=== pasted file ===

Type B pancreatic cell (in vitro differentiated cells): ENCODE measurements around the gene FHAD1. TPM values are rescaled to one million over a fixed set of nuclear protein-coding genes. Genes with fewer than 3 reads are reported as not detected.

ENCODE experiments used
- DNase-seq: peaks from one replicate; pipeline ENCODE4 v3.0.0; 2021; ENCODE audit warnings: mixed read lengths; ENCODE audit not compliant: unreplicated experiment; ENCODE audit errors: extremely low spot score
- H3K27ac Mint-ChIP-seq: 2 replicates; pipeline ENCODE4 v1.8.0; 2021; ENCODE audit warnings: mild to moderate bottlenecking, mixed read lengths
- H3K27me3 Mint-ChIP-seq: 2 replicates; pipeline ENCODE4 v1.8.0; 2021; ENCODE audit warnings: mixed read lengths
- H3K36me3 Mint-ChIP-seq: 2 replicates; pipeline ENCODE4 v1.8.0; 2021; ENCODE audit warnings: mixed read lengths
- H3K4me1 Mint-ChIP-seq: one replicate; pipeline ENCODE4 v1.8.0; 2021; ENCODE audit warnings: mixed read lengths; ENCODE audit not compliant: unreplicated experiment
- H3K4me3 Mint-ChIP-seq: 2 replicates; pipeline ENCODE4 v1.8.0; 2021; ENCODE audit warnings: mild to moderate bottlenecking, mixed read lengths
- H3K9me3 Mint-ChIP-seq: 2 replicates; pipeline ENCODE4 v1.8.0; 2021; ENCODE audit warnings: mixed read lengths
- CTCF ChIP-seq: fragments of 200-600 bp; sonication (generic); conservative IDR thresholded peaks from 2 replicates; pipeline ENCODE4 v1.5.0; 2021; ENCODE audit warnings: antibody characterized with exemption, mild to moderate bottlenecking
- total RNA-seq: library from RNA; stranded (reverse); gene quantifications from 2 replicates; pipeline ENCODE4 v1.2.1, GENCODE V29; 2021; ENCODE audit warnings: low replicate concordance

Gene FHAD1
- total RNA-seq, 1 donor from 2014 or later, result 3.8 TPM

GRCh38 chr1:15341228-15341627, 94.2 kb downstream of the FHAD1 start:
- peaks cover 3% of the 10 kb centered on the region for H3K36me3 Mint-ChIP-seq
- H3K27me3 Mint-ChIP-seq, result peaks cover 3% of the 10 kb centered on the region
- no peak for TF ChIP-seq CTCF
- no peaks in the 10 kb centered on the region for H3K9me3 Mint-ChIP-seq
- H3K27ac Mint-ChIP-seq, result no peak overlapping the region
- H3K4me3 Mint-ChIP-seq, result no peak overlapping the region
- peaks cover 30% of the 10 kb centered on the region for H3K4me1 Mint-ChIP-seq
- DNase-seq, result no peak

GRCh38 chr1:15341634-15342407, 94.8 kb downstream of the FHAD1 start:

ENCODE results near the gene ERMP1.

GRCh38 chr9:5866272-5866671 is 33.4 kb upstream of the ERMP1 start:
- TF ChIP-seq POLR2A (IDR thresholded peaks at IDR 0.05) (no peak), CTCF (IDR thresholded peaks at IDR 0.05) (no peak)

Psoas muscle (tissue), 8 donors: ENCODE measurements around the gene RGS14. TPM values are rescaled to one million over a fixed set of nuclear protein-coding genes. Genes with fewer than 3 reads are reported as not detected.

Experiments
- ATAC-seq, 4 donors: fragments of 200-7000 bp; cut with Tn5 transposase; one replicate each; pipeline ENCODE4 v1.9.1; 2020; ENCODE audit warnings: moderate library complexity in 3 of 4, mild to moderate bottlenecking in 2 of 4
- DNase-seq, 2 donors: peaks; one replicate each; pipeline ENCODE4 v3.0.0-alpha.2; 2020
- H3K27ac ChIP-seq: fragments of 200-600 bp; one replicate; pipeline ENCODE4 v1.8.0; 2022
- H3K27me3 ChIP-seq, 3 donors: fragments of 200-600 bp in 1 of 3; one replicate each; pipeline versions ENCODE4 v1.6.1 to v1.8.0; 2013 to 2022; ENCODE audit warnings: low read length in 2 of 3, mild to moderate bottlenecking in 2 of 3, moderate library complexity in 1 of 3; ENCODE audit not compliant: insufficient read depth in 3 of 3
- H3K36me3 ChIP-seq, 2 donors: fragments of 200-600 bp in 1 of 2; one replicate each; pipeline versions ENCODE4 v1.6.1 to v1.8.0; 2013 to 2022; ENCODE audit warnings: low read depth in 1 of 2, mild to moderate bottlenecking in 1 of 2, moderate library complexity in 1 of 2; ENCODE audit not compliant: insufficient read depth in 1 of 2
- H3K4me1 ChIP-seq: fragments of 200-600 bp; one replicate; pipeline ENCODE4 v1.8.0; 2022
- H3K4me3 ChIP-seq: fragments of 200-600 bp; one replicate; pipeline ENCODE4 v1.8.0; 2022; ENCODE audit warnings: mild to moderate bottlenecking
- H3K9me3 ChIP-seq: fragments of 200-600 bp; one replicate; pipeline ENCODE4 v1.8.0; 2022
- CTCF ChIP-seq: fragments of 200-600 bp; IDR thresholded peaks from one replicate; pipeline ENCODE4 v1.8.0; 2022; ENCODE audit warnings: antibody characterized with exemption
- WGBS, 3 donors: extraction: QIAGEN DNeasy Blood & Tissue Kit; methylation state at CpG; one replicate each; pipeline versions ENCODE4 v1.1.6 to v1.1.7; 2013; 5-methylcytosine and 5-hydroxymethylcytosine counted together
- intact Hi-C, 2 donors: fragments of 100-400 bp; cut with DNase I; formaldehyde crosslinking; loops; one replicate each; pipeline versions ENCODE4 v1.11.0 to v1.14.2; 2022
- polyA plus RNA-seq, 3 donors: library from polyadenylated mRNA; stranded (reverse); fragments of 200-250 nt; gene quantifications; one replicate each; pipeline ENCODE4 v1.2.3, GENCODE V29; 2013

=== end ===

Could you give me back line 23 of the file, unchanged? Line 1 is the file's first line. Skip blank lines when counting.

GRCh38 chr1:15341634-15342407, 94.8 kb downstream of the FHAD1 start: